Vancouver Division of Family Practice

Cognitive Behavioural Therapy (CBT) Skills Group

We experienced tremendous demand for ​our CBT Skills Group pilot which ran from October through to May 2018, and was based on the Victoria Division's CBT Skills Group Initiative. The program's success was seen through the impact in our community with over 400 patient referrals, and the acknowledgement of its importance "I am finding this group very helpful. It's the only thing after 2 years of being off work that is actually helping me recognize what's happening and making changes in the right direction", participant, CBT Skill Group pilot.

The pilot program established 5 family doctors and 2 psychiatrists as trained CBT Skills Group facilitators in Vancouver, who will now begin hosting groups on their own. 

The Vancouver CBT Skills Groups offer an 8-week psycho-education program that targets patients with low to moderate severity of anxiety and depression, as well as other lower acuity mental health diagnoses. 

For questions about the program and patient referrals, please contact us at vancouver@divisionsbc.ca

 

For questions about Vancouver Division's pilot program, please contact us at vancouver@divisionsbc.ca


Watch these videos to find out more:

 

What is CBT?

Cognitive Behavioural Therapy (CBT) is usually a short-term form of therapy with a focus on helping an individual become more aware of patterns of thinking (cognitions), feeling (emotions) and behaving. These patterns represent the unique biochemical functioning of your brain, and reflect how your brain has adapted and responded to earlier life events. However, exploring those early events is not the focus of CBT; rather, the focus is examining the way in which your response to a situation in the here-and-now can be modified to bring about positive change.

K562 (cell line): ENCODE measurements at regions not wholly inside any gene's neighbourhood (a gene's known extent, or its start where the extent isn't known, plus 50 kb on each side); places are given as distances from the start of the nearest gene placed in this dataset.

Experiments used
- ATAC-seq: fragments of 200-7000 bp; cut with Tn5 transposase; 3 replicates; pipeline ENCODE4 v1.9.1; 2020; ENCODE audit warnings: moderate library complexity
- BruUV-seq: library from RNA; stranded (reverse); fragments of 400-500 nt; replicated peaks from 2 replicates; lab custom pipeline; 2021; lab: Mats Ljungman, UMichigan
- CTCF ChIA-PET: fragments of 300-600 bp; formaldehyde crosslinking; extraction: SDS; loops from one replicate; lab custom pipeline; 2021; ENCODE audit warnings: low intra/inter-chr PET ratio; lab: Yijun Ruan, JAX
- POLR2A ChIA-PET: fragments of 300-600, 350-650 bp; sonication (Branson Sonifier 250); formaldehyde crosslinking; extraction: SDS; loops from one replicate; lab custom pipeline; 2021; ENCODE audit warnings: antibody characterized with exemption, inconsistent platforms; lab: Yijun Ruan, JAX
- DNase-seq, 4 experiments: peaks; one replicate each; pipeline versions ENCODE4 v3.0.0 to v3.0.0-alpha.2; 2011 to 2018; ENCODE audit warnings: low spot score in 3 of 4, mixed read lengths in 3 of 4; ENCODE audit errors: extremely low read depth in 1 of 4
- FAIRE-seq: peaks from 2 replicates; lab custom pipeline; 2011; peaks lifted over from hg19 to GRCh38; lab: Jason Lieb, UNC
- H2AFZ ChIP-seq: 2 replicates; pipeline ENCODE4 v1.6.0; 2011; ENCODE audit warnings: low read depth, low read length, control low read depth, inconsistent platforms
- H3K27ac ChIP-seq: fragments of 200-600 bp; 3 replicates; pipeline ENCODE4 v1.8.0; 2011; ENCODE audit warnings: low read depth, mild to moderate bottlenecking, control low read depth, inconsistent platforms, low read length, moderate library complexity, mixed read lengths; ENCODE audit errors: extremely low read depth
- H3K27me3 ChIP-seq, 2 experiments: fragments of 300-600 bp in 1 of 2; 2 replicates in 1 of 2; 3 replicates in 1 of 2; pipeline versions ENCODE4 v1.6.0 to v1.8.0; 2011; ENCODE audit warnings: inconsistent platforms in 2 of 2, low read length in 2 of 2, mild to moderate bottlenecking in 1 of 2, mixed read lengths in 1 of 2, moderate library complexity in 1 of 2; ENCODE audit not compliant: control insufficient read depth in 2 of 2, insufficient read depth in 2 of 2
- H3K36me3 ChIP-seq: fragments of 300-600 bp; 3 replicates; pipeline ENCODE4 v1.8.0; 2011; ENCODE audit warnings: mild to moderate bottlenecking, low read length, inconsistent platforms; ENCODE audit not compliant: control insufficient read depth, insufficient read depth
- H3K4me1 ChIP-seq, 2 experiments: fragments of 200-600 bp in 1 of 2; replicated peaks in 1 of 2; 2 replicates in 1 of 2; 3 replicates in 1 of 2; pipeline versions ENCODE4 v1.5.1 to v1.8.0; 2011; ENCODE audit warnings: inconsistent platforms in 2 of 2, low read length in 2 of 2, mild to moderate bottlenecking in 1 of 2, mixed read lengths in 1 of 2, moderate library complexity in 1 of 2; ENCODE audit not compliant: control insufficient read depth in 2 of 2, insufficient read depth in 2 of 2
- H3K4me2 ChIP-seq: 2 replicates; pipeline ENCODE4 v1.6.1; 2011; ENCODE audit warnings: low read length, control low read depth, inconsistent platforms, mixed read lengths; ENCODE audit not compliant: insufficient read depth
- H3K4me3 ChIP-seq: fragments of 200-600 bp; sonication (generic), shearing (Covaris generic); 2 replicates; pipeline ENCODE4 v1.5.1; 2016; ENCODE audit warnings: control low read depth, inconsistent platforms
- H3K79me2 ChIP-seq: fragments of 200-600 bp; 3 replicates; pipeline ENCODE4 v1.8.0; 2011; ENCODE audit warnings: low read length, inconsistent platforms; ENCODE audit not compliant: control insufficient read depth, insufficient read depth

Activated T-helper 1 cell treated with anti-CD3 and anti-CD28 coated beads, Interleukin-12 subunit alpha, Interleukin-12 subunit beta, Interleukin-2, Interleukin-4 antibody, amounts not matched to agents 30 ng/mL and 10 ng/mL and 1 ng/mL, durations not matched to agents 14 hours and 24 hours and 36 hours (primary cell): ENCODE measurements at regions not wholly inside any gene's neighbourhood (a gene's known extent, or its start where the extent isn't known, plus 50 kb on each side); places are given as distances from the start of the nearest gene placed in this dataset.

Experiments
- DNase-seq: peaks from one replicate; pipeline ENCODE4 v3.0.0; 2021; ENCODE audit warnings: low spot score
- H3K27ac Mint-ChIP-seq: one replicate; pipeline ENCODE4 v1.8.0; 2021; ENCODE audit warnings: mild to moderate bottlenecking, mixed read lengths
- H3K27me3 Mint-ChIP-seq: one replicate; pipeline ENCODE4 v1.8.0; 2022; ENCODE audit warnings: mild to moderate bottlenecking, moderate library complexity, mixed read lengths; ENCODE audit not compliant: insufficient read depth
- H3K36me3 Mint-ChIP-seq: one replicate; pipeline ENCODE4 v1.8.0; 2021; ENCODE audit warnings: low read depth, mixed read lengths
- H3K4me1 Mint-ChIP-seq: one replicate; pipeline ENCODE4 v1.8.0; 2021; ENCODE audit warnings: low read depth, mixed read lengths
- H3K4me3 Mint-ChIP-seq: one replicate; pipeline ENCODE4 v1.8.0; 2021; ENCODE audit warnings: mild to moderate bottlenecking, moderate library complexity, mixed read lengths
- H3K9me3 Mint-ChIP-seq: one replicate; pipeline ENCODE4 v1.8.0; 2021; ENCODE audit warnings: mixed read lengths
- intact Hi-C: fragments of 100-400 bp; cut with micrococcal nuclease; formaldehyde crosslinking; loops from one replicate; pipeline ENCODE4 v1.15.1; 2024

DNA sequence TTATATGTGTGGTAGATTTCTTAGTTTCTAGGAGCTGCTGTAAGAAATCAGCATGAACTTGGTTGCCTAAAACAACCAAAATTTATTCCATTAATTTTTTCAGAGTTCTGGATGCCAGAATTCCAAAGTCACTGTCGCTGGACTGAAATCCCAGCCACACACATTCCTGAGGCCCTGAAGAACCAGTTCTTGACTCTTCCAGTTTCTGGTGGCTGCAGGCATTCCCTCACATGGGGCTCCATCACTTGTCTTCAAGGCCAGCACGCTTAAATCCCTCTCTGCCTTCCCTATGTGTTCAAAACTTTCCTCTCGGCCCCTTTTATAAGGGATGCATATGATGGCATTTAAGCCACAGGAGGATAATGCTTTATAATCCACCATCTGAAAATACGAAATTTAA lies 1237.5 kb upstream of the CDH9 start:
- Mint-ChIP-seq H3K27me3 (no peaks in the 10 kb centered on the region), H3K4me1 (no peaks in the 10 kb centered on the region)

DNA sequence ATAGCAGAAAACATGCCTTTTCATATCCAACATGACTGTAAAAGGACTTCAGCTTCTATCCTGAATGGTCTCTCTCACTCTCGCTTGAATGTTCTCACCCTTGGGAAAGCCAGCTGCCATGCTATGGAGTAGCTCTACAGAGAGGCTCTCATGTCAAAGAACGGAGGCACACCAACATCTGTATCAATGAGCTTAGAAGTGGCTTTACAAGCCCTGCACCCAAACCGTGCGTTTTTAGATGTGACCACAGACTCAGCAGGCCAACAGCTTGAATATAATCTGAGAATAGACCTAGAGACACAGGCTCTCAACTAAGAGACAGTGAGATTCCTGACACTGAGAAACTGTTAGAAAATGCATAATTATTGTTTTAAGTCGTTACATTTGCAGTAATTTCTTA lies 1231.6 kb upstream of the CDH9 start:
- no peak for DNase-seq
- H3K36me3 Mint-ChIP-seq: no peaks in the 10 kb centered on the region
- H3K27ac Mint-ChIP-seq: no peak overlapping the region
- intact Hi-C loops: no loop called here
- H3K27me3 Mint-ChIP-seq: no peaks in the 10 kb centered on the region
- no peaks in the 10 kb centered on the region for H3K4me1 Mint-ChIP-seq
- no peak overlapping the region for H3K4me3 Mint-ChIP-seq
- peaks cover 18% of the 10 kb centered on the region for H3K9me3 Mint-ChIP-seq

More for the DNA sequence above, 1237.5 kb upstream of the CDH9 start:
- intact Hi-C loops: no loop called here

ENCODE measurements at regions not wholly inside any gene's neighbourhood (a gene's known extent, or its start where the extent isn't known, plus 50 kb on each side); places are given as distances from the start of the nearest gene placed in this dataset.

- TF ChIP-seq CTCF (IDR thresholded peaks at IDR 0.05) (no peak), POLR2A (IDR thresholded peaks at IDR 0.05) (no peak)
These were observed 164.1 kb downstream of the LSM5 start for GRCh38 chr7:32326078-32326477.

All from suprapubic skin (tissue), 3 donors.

The interaction between these three aspects of our responses (thoughts, feelings, and behaviours) is powerful and frequently unrecognized.

Here is a simple illustration of how our thoughts about an event can affect how we feel and act. Imagine you awake to the phone ringing in the early morning hours. If your thought is that you are getting bad news about a relative who is sick, you may be sad and fearful. If your thought is that your work is calling to ask you to come in early, you may be irritated. If your thought is that your daughter is calling to tell you she arrived at the airport early, you may be surprised and happy. The same event can lead to many different reactions depending on our interpretation. CBT skills can help us become more aware of our interpretations and develop more flexible and helpful habits of thought and behavior. 

The CBT Skills uses CBT as a basis to teach you various skills. You will learn about how your emotions work, and how these are connected to your thoughts and your behaviours. Understanding these connections will help you to work more effectively with yourself - with your mind/brain and also your body sensations - especially when you are having problems associated with depression and anxiety. You can continue to use the skills you learn - acting as a coach to yourself. 


What is the evidence that CBT works?

Cognitive-behavioural therapy has been extensively researched in a wide range of psychiatric disorders. In a broad summary of the literature (Butler et al, 2006), CBT alone was found to be an effective treatment for depression, generalized anxiety disorder, panic disorder, social phobia, post traumatic stress disorder, obsessive compulsive disorder along with other disorders. CBT can also improve outcomes when delivered in conjunction with medication, especially when depression is more severe, and has been shown to reduce relapse and recurrence of depression (Segal et al, 2002).


Butler et al. "The empirical analysis of cognitive-behavioural therapy: A review of meta-analyses." Clinical Psychology Review 2006;26:17–31.

Segal et al. "Efficacy of combined, sequential and crossover psychotherapy and pharmacotherapy in improving outcomes in depression." J Psychiatry Neurosci 2002;27(4):281-90.​